A sacked stop-go worker who took his employer to court claiming he was unfairly dismissed has been ordered to pay $17,000 toward his former boss's legal fees.

Yoon Cheol Hong argued he had been unjustifiably dismissed by his employer Chevron Traffic Services Ltd and took the company to court in 2019.

At the hearing, it was found he had misdirected traffic and let cars through a busy intersection at the wrong time.

Hong had sought $80,000 for humiliation, loss of dignity, injury to feelings, and reimbursement for loss of earnings but the court found his dismissal was justified.


Chevron then sought $20,912.50 in legal costs.

In a ruling, this week Judge Perkins of the Employment Court ruled Hong should make a $17,000 contribution to Chevron's costs.

The case stemmed from an incident in September 2017 when Hong was working at one end of a three-way traffic control system at a t-intersection on Woodcocks Rd in Warkworth.

Three of Hong's fellow workers said he failed to communicate by the radio-telephone and allowed traffic to enter the restricted area on four occasions.

The traffic superintendent on-site also confirmed Hong had directed cars against the flow of the traffic at least three times.

The court heard Hong was "clearly not listening" to his radiophone and his conduct was "dangerous and inexplicable".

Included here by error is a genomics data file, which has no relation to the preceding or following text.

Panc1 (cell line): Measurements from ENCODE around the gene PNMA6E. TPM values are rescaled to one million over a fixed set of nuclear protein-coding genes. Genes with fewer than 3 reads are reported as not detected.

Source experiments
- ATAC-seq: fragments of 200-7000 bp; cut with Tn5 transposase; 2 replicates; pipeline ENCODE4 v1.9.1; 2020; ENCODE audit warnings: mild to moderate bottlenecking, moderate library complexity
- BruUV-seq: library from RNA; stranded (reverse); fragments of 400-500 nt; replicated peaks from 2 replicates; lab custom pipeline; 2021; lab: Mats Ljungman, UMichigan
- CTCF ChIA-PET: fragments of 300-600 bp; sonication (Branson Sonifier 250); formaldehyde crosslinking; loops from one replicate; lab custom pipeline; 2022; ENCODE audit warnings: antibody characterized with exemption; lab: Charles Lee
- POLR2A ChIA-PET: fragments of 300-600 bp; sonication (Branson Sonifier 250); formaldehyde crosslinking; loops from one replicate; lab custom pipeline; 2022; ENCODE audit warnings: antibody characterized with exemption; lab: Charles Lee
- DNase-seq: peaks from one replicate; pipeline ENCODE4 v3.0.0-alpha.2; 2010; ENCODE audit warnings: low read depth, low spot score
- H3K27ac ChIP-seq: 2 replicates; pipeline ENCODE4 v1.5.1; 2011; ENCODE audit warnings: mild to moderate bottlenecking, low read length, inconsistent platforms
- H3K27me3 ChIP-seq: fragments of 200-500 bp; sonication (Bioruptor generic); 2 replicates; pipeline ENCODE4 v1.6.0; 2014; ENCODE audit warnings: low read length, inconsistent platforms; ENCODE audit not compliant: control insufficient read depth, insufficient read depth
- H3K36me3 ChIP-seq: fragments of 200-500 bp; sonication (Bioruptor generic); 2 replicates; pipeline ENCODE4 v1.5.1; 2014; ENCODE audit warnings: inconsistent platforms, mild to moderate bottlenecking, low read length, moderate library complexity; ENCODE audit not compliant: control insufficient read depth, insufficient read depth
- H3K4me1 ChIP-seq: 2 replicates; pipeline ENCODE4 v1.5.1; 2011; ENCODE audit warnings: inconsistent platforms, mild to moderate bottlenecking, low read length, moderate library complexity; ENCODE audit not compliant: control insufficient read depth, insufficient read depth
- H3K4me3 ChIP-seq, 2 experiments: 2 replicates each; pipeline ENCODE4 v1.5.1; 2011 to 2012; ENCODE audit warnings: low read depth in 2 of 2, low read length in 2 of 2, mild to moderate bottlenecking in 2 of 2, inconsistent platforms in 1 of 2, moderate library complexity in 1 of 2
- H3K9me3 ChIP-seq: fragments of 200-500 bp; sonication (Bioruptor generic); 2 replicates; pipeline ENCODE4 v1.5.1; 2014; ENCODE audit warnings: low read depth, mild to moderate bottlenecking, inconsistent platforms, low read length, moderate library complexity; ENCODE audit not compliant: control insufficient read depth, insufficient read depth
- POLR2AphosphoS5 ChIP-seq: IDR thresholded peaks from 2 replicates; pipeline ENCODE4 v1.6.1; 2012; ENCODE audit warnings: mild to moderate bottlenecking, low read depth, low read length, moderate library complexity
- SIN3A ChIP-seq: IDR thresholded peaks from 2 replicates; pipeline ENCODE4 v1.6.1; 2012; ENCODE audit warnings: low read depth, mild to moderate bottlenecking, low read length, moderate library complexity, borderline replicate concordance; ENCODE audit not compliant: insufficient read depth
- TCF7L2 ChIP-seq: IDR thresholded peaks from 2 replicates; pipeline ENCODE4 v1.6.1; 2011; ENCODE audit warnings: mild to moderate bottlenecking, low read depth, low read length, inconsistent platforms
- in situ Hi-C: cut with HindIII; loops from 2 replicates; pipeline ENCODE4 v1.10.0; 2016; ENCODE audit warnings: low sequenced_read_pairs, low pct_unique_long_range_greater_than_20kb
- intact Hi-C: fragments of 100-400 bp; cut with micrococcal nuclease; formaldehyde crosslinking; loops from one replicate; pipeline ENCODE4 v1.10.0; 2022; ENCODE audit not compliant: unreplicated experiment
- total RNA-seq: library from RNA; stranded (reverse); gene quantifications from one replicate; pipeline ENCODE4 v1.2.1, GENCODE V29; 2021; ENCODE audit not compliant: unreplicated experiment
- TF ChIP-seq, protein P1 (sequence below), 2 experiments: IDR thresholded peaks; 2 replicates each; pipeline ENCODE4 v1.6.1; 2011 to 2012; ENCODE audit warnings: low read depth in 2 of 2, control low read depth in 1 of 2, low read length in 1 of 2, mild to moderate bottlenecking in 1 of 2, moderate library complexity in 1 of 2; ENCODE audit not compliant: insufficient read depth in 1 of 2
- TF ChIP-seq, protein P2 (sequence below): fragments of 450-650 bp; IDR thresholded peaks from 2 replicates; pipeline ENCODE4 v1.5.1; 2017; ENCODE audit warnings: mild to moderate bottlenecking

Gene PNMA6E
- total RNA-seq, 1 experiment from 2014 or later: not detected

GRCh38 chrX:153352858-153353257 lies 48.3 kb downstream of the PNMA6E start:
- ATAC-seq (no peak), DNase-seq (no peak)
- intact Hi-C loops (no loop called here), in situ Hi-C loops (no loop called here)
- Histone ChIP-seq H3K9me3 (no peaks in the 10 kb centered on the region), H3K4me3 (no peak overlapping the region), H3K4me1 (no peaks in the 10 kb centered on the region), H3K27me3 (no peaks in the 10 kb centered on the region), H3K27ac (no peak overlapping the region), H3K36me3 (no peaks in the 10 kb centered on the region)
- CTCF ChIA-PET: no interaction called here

The superintendent told the court he had witnessed similar incidents involving Hong at Moirs Hill, also in Warkworth.

Hong was moved to another part of the site and similar incidents happened again.


Hong was informed he would not be allowed back on site.

A written complaint was sent to Chevron by the superintendent and the matter was investigated.

During multiple meetings, Hong completely denied the conduct and said there was a "conspiracy" between other staff to get rid of him.

He said it was: "frame-up."

Chevron's managing director Wayne Clarke said directing cars into the face of oncoming traffic had previously resulted in a death.

Hong's actions were regarded as very serious, he said.

When Hong was informed of his dismissal in June 2018, he immediately raised a personal grievance against Chevron.


In a letter to Hong, Clarke said serious misconduct had occurred and Hong had destroyed the trust and confidence Clarke had in him.

Clarke said Hong seriously jeopardised the safety of others on site and members of the public.

Judge Perkins dismissed all of Hong's claims, ruling his actions constituted serious misconduct and his immediate termination was warranted.

"I am not prepared to accept Mr Hong's assertions that the employer, in this case, acted in breach of good faith," the judge said.

"In fact, as I have held, quite the contrary is the case, and it is Mr Hong who breached such duties."